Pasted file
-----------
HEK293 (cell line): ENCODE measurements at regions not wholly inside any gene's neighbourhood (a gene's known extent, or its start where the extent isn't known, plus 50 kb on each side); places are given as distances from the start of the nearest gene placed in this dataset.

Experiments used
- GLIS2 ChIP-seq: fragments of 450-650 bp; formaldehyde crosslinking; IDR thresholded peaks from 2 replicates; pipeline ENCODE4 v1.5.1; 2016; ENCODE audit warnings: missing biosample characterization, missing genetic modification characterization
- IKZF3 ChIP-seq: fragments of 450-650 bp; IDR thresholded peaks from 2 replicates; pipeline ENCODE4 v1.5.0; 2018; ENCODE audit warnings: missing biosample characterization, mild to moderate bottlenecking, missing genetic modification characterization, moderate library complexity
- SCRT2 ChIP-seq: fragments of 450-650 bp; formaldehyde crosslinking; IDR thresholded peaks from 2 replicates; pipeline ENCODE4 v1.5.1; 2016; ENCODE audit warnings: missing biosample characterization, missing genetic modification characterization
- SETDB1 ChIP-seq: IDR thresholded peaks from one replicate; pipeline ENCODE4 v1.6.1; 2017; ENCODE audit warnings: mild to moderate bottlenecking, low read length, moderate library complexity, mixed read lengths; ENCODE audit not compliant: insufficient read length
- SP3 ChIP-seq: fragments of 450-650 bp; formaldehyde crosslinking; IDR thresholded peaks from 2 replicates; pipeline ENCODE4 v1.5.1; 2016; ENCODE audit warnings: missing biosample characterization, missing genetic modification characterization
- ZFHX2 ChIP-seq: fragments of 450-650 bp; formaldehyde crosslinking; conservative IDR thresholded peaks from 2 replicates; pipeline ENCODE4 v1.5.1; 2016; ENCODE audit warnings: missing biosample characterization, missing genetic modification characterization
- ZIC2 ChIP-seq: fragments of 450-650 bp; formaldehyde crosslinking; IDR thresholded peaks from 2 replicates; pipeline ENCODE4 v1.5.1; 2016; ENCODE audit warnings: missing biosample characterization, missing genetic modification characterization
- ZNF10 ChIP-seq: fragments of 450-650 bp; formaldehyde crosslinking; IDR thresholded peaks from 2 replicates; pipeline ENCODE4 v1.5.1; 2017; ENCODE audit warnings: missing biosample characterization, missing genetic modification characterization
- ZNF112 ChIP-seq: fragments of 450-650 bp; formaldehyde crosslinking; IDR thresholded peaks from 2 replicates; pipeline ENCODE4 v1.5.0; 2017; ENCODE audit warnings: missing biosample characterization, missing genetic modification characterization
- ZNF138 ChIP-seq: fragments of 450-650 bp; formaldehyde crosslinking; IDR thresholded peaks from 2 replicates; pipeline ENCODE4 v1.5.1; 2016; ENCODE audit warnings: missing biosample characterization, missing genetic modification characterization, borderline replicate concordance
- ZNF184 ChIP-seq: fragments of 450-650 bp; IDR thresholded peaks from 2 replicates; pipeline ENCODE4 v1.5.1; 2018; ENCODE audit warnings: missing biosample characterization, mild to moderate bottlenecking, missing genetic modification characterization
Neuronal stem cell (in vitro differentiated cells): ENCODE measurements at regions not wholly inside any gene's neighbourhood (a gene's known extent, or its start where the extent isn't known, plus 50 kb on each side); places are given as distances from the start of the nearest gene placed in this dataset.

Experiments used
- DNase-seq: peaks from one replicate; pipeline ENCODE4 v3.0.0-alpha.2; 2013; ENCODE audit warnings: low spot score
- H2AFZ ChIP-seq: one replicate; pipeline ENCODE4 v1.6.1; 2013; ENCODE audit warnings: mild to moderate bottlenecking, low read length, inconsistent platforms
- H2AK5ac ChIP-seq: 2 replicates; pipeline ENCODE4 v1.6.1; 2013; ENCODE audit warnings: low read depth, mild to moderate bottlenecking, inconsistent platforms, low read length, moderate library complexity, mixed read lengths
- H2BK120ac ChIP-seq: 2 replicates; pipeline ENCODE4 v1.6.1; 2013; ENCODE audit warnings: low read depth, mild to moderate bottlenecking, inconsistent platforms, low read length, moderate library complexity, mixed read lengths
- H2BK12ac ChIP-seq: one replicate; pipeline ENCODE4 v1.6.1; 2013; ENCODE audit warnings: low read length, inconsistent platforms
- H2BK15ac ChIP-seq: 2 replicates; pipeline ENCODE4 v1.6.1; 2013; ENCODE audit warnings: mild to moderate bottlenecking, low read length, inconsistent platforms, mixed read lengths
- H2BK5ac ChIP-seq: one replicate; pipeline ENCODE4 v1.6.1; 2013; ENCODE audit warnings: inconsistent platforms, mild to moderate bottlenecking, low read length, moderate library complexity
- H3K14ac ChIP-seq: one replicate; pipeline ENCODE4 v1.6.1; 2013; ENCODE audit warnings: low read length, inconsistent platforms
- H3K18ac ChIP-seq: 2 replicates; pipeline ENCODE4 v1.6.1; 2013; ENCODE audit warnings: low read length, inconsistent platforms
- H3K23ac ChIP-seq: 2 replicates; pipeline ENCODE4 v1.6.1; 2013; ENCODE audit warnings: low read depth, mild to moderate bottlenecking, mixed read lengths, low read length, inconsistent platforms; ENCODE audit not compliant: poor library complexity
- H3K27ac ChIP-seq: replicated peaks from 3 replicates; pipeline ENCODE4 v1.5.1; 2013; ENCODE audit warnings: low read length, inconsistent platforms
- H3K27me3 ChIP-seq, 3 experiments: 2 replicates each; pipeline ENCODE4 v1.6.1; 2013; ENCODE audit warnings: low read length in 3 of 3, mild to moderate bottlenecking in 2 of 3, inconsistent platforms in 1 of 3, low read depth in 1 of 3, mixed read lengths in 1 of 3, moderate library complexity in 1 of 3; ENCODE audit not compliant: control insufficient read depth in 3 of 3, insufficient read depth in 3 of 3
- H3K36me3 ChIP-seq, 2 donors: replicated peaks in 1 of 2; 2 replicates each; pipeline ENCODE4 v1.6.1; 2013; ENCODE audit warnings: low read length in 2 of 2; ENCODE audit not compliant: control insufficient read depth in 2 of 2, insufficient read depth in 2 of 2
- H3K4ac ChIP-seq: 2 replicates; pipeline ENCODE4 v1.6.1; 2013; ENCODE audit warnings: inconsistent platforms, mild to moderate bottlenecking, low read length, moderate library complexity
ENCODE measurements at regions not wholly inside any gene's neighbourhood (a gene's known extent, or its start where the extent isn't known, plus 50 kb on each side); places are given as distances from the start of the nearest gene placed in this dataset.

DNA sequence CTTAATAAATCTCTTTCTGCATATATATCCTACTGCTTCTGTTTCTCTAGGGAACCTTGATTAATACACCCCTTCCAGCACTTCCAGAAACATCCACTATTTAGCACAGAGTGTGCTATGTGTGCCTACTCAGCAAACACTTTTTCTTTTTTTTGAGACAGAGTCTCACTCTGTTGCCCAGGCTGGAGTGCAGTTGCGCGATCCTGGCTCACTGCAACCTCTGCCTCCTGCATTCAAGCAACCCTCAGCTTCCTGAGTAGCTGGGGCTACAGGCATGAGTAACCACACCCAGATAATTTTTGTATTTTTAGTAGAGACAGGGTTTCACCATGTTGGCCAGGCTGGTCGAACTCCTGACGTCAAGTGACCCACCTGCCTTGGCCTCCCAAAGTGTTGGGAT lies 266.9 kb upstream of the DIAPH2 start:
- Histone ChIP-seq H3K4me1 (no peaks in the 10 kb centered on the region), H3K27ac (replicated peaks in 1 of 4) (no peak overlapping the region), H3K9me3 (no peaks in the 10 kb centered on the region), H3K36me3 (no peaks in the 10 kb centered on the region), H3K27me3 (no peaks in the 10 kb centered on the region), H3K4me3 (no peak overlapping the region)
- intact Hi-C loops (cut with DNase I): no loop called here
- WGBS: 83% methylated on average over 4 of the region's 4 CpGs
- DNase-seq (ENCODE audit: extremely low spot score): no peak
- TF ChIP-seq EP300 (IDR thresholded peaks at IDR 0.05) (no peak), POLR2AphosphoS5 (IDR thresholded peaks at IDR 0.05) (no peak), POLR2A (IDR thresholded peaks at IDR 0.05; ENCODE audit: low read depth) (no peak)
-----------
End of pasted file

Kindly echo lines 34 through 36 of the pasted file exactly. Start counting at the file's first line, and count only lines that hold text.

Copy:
- WGBS: 83% methylated on average over 4 of the region's 4 CpGs
- DNase-seq (ENCODE audit: extremely low spot score): no peak
- TF ChIP-seq EP300 (IDR thresholded peaks at IDR 0.05) (no peak), POLR2AphosphoS5 (IDR thresholded peaks at IDR 0.05) (no peak), POLR2A (IDR thresholded peaks at IDR 0.05; ENCODE audit: low read depth) (no peak)